Steaming Hot Bathroom Designs


Countries of Southern Europe prefer a bidet


Reform bath 2

Photo: Emil Monty Freddie

Wooden facades softens the look.



Photo: Lina Odorico

How does a bathroom designer's bathroom look? Like this!


Cph bath 4

Photo: Copenhagen Bath

A mix of materials


Cph bath 1

Photo: Copenhagen Bath

A hot bath and a nice view is all you need.


Montana bath 1

Photo: Montana Furniture

Don't be afraid of the dark


Reform bath 1

Photo: Andreas Mikkel Hansen

Classic Nordic


Montana bath 2

Photo: Montana Furniture

Mix and match your porcelain and tiles as you want


Maybe you prefer a tub?

B 58149


The dark colours is one way to go


Different cultures tend to choose different colours


A nice soothing bubble bath or a quick morning visit − our bathrooms are exposed to different routines throughout the day, and have to withstand high temperatures, water and steam. We’ve looked into what’s hot and what’s not when it comes to modern bathroom designs.

“In my opinion there is no ‘one size fits all’, and no features are more right than others when it comes to bathrooms,” says Lina Odorico.

She’s the fourth generation of ODORICO, a family company dedicated to mosaics and terrazzo and specialized in customized bathrooms. According to Lina Odorico, the most important part when you design a bathroom is to be aware of your needs and the necessary functionality so that the design process gets off on the right foot.

“Needs can differ from client to client. Some people want two of each − two showers, two sinks, etc., while others prioritize the opportunity for a bath tub and warm towels. Normally, bathrooms aren’t the most spacious part of your home, and if it’s not possible to expand, you’ll have to make tough decisions about what you need and what you want,” Lina explains.

The bathroom space is one of the things that has changed the most over the years. In older houses, the bathrooms are much smaller than the bathrooms designed today, which, as with many other things, is probably due to our constant aspirations for more. Another change in the way we design our bathrooms is more cultural.

“There are some differences between Denmark/Scandinavia and countries in Southern Europe – like the use of a bidet. As the world becomes more and more multicultural and the range of multifunctional toilets increases, I think these differences will gradually disappear,” Lina states.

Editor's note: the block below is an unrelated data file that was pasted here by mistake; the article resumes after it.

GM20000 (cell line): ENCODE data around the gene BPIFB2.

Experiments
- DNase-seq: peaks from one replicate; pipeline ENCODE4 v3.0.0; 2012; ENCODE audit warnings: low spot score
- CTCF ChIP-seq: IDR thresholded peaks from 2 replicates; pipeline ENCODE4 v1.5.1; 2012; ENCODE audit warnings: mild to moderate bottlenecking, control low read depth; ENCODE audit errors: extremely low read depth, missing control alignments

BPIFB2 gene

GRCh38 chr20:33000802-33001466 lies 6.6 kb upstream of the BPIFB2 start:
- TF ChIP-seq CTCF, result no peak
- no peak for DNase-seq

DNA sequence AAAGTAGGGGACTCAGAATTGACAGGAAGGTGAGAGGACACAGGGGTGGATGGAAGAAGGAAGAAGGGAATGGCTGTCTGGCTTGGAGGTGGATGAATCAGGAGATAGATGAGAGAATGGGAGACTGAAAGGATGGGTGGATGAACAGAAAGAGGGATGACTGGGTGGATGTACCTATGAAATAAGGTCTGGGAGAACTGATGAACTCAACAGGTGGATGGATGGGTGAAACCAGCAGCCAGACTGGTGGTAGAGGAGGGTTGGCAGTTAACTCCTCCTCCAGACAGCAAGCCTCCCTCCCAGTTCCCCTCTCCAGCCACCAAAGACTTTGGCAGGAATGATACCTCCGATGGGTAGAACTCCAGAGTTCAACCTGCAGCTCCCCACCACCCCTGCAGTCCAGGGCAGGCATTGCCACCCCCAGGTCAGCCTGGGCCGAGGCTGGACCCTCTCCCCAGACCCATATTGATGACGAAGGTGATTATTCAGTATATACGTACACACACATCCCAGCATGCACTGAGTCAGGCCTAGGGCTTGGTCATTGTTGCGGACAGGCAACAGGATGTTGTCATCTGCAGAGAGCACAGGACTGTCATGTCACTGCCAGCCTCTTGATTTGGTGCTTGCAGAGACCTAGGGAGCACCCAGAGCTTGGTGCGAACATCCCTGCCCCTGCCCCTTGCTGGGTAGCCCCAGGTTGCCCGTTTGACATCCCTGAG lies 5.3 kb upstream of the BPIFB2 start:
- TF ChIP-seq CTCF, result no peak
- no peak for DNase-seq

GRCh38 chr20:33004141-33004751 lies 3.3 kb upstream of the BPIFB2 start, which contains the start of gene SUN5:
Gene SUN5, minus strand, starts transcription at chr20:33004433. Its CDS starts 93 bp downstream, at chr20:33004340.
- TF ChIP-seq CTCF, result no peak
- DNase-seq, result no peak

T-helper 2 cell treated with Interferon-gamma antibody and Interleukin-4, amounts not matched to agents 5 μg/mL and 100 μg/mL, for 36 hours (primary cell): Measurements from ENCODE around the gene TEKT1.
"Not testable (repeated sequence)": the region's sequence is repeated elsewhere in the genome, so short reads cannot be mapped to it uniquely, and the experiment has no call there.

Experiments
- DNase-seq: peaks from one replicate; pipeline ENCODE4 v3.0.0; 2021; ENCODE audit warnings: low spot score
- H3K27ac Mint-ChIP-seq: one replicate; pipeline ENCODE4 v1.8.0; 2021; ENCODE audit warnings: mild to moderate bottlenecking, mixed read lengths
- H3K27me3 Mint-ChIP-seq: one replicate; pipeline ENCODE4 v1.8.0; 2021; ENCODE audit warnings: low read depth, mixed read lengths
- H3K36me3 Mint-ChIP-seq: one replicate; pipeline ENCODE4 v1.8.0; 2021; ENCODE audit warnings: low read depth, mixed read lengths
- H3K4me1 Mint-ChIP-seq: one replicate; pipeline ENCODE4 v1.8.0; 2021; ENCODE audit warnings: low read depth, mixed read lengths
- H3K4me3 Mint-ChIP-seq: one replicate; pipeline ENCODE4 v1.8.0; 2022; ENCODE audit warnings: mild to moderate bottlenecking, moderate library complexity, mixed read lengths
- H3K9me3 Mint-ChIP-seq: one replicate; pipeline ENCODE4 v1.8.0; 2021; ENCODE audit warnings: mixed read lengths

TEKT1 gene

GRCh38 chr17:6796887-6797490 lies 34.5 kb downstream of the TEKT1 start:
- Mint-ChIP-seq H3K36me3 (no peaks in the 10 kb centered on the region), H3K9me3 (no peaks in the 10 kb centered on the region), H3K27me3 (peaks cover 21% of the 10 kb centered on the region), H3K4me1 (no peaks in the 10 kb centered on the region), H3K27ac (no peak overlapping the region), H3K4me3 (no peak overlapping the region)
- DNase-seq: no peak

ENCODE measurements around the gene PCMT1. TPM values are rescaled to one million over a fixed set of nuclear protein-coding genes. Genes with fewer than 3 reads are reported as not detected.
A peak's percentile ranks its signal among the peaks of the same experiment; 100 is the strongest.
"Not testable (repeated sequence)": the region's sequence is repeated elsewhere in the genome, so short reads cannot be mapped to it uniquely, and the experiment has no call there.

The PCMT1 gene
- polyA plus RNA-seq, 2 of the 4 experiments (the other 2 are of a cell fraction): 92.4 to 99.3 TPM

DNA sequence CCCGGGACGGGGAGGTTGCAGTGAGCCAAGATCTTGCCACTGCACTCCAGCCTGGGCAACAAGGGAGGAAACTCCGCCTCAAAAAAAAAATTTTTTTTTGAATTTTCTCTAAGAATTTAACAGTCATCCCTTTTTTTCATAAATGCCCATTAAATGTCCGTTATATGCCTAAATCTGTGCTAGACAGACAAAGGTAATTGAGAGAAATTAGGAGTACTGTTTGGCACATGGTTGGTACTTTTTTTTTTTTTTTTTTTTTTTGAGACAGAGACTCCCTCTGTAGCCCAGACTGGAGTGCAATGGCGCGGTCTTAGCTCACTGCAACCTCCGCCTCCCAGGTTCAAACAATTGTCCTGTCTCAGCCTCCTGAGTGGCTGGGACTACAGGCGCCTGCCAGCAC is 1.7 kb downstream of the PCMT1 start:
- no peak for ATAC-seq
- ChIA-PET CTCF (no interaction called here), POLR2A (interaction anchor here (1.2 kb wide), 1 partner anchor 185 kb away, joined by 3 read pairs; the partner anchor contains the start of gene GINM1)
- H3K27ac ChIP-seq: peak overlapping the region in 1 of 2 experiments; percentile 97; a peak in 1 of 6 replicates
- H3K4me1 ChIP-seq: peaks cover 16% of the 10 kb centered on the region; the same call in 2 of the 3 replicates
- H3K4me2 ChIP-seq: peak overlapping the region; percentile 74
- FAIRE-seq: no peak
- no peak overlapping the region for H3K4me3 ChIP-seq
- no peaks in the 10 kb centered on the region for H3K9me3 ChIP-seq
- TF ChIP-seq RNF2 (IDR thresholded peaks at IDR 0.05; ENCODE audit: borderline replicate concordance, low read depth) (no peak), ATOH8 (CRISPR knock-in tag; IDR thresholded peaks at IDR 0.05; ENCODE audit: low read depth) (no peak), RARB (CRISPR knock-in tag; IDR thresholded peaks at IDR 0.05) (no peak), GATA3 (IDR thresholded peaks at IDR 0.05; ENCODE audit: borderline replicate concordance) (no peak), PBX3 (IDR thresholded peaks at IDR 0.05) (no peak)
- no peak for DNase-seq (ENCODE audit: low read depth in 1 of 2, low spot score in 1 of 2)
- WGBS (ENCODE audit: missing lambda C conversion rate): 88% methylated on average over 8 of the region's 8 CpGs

The chance of finding a bidet in a Scandinavian home is more or less zero, while it’s very common throughout Southern Europe. Another difference is the choice of colours. In the Scandinavian countries, we like matte surfaces in colours close to nature – almost colourless in a way – while the clients closer to the equator prefer stronger colours and shiny surfaces.

Lina Odorico has a theory that some of these differences derive from the presence of sunshine.


The Way to the Perfect Bathroom

“I often ask for a priority list, so I know what is essential to the clients. The bathroom is usually one of the most expensive rooms to design, so it’s really important to make it right and get the best possible result,” says Lina.

At the moment, there is no dominant trend when it comes to bathroom designs. According to Lina Odorico, anything goes if it’s put together in the right way. It’s just vital that it fits your personality.

“As with everything else, we want our bathrooms to tell a story about who we are, or who we want to be. We would rather be perceived as cool and fashionable than dull,” Lina says, but at the same time we want a bathroom design that can last for many years without becoming outdated.

Even though she can’t point out one trend outshining the others, she does highlight the Hotel Style, Metal and Old School as good contemporary signposts.

“The perfect bathroom isn’t designed in a hurry. It can take several sessions to discuss the different solutions. To me, it’s a ping-pong process with the client, where you consider their needs, wishes and options, regardless of whether you’re going for a Romantic or a Classic style,” Lina ends.

The goal of DANISH™ is to promote Danish architecture and design in a broad perspective, and demonstrate all the potentials in these fields.

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